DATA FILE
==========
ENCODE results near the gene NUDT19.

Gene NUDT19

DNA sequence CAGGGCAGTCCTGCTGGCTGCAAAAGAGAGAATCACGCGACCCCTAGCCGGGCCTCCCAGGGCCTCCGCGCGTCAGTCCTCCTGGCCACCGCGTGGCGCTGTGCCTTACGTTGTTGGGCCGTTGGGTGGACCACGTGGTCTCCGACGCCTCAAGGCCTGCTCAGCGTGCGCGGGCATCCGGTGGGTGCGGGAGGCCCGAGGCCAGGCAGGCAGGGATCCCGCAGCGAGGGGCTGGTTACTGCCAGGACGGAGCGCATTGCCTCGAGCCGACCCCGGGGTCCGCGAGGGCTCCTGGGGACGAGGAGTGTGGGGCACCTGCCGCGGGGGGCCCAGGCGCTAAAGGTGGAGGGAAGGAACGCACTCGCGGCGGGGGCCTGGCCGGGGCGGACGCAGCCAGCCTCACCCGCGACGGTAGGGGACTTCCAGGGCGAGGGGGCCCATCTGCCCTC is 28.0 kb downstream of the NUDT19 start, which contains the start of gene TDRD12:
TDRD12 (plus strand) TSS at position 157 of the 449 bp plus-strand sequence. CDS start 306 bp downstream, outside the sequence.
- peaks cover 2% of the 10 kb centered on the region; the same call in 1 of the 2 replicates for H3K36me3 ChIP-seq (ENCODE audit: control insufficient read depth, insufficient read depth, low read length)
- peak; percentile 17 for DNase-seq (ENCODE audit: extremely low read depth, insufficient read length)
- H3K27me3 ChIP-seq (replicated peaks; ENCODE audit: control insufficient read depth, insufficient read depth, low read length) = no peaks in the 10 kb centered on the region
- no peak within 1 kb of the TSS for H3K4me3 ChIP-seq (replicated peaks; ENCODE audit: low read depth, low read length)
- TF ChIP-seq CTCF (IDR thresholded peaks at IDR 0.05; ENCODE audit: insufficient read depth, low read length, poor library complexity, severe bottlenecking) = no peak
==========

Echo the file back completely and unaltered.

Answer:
ENCODE results near the gene NUDT19.

Gene NUDT19

DNA sequence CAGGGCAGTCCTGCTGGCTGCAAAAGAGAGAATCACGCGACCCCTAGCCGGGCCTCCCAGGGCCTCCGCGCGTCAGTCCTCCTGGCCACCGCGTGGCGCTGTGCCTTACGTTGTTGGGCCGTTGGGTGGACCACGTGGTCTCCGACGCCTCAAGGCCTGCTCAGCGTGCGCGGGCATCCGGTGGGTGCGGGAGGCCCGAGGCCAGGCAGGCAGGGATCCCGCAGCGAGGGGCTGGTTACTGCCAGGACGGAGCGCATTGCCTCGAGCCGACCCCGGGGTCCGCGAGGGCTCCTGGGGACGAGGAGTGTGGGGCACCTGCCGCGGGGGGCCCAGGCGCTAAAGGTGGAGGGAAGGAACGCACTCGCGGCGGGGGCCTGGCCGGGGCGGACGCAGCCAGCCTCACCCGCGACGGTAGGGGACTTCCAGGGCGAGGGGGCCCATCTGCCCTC is 28.0 kb downstream of the NUDT19 start, which contains the start of gene TDRD12:
TDRD12 (plus strand) TSS at position 157 of the 449 bp plus-strand sequence. CDS start 306 bp downstream, outside the sequence.
- peaks cover 2% of the 10 kb centered on the region; the same call in 1 of the 2 replicates for H3K36me3 ChIP-seq (ENCODE audit: control insufficient read depth, insufficient read depth, low read length)
- peak; percentile 17 for DNase-seq (ENCODE audit: extremely low read depth, insufficient read length)
- H3K27me3 ChIP-seq (replicated peaks; ENCODE audit: control insufficient read depth, insufficient read depth, low read length) = no peaks in the 10 kb centered on the region
- no peak within 1 kb of the TSS for H3K4me3 ChIP-seq (replicated peaks; ENCODE audit: low read depth, low read length)
- TF ChIP-seq CTCF (IDR thresholded peaks at IDR 0.05; ENCODE audit: insufficient read depth, low read length, poor library complexity, severe bottlenecking) = no peak